So is this new terminology like "text speak", or a regional thing, or have I just lived under a rock my whole life? What exactly does it mean?
This forum was the first place I ever seen it used and it took me the longest time to figure out that wasn't being used as the same word as putting your horse in reverse. Let me tell you the first couple of times I read it, I was thinking "WTH?", why can't you back a yearling or 2 year old?
In the context it's being used I'm thinking it means under saddle but is there more to it that that? Am I way off base?
I don't think it's regional, but it's not overly common. To me, it refers to just the sort of getting on a horses back - possibly being led around, where as breaking is teaching them respond to aids and be ridden independently.
Some people seem to just "back" horses when they're younger and them put them out.
Around here, "backing" means backing your horse up.....hahaha....see I use it all the time
Putting your horse in reverse! There!! Whether on the ground or riding. " I need to start to practice backing my horse up prior to my trail class." I don't know....we use a lot of ' hilly billy' talk around here...so that could be it!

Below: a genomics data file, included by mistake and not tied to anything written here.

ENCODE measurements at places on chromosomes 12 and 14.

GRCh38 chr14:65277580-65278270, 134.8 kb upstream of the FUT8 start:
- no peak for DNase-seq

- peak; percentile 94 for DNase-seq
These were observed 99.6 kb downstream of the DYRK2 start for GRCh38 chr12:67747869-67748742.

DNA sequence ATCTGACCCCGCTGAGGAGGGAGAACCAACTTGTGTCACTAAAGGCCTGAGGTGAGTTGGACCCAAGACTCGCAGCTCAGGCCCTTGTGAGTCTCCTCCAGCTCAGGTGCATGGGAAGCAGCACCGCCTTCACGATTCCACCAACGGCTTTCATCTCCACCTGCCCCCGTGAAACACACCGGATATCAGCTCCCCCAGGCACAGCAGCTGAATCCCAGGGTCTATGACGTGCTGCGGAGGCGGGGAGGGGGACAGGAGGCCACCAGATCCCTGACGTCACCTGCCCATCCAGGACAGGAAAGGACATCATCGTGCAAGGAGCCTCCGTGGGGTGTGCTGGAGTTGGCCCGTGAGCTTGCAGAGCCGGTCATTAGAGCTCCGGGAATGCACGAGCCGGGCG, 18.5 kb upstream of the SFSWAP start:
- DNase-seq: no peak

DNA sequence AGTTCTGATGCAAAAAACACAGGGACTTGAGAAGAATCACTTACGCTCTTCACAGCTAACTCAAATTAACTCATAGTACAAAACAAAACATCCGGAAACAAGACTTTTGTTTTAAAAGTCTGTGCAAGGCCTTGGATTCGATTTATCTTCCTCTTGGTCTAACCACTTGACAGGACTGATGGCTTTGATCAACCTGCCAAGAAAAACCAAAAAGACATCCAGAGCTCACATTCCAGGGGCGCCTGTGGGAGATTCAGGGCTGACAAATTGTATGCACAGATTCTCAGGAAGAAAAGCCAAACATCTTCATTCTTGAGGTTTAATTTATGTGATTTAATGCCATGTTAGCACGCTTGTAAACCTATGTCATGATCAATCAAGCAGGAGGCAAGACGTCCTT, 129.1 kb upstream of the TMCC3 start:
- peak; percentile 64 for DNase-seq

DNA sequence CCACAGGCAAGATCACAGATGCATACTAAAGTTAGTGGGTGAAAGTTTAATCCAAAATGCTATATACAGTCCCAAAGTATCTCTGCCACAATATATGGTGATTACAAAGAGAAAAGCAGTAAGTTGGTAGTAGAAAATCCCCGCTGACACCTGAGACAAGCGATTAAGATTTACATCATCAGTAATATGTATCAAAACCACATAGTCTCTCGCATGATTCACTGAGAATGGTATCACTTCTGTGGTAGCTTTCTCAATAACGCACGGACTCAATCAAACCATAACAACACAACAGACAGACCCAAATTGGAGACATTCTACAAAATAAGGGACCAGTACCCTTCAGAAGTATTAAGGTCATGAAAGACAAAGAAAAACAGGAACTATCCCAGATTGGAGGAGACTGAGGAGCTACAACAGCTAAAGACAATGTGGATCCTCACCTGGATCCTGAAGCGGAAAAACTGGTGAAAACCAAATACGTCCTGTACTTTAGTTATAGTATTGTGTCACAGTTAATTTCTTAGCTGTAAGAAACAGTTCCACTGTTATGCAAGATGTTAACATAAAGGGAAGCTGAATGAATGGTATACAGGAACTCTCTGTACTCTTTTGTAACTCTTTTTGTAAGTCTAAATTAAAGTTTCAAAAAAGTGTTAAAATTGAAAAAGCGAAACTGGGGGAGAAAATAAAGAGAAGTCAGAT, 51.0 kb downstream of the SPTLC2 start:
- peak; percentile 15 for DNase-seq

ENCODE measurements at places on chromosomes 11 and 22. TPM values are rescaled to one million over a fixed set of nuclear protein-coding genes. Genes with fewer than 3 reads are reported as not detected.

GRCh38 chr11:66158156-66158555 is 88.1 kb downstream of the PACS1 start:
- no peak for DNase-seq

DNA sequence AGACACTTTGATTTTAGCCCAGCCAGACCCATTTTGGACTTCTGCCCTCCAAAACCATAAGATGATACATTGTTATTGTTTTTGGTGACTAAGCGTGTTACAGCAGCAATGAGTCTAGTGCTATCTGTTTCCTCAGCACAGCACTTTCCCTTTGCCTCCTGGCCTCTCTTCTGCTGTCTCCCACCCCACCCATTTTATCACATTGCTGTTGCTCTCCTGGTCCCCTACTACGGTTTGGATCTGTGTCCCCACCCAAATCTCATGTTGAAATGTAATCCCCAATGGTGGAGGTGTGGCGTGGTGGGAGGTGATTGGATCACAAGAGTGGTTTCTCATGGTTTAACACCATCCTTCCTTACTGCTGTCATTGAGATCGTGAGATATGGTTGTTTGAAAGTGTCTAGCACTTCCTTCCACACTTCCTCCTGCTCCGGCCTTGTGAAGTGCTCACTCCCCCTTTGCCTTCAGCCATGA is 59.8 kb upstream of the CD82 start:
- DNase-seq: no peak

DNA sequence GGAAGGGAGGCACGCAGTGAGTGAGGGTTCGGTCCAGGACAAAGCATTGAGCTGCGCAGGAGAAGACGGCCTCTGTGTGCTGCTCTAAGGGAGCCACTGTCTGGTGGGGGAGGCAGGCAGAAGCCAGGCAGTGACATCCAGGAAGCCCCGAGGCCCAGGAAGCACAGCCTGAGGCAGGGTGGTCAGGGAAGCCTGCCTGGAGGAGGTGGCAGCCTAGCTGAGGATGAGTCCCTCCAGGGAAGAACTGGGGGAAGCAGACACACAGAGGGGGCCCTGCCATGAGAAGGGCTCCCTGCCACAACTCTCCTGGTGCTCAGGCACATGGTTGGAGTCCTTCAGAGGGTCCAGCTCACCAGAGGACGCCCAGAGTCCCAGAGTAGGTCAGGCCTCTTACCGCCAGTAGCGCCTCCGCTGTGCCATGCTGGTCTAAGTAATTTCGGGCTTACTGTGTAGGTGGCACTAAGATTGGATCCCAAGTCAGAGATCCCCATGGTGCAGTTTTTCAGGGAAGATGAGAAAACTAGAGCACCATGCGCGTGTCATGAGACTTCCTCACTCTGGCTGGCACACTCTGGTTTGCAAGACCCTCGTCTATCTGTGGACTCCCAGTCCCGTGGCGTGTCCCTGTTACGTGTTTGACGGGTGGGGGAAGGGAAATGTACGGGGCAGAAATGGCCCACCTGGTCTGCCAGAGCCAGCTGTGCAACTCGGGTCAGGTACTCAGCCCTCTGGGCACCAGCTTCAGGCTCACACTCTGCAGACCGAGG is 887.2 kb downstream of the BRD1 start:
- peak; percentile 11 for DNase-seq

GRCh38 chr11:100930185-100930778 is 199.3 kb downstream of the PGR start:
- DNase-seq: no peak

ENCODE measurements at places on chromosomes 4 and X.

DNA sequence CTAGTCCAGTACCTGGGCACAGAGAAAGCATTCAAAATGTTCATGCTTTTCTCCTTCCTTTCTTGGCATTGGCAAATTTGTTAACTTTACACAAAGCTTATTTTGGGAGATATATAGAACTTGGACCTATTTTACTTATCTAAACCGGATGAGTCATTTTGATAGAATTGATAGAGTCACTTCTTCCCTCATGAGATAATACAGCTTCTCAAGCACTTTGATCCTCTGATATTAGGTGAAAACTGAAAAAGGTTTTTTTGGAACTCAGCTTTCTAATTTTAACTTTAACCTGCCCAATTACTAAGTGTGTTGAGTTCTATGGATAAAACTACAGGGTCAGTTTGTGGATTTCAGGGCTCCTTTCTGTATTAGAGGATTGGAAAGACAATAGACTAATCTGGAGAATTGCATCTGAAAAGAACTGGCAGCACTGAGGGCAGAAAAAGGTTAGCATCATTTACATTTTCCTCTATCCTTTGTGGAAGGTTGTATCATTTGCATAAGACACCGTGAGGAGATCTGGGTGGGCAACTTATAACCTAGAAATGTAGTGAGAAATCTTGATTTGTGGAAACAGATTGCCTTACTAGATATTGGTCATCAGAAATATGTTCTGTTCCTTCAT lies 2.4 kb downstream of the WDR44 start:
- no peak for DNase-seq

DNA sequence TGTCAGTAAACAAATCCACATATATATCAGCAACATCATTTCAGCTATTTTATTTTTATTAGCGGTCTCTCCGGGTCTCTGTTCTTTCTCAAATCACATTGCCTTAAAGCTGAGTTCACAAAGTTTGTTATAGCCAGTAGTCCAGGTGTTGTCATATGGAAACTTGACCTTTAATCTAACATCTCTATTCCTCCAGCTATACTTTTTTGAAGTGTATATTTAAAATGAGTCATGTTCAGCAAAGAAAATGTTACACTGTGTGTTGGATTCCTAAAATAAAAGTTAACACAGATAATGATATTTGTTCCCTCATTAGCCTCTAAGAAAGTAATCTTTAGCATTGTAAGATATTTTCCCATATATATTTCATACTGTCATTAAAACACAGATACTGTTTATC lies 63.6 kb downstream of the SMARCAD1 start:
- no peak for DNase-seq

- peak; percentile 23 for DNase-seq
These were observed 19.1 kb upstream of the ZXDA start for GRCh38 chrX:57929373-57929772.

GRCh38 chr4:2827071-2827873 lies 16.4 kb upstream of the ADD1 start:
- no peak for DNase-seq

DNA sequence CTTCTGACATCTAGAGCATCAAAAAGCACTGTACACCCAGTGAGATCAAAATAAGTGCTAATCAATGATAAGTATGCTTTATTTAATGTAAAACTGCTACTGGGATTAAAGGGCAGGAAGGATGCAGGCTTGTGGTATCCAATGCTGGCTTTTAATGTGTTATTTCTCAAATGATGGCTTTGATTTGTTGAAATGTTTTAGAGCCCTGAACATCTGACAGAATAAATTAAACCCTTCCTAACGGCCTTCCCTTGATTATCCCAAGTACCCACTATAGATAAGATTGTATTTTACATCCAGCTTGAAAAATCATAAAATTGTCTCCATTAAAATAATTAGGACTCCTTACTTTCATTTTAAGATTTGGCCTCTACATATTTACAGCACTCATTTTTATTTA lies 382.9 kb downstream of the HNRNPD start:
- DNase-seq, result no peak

The beat of my heart will always resemble the cadence of my horse.
I'd need to see the context of what you are talking about, but do you mean 'breaking'?
If so that's an English term, and means riding for the first time.
I've heard breaking, training and started under saddle used all my life. Those I understand. I finally found a thread where it was used.
Would you even consider
"Much depends upon the horse. The OP stated the horse was not only started before 2, but was small and immature. Under those circumstances there is too much risk of issues later on and yes, I would always pass on a horse like that. Always. There is no reason to buy an "at risk" horse when there are plenty of sound horses around with no issues.
No, starting a horse at 4 is no guaranty of not having issues, but that is not relevant to the question at hand. The horse in question is 2 right now - not 4, so the comparison to make would be to a 2 year old that had not been backed.
People that back horses before 2 are either ignorant, stupid, or irresponsible, or a combination thereof - I don't care WHO they are... "
"Backing" is a common term in the Uk for starting a horse under saddle. "Breaking" a horse is not used as often as it used to be as it seems to be less politically correct, people don't like to refer to "breaking" anything.
I use the term backing, it seems to sum things up. Making a horse back up is called "reining back" usually here.
Yes as Clava says
Its a really old and still used UK term for getting a young horse used to having a rider on its back
You quite often read in an advert
'Backed as a 3 year old and turned away to mature....'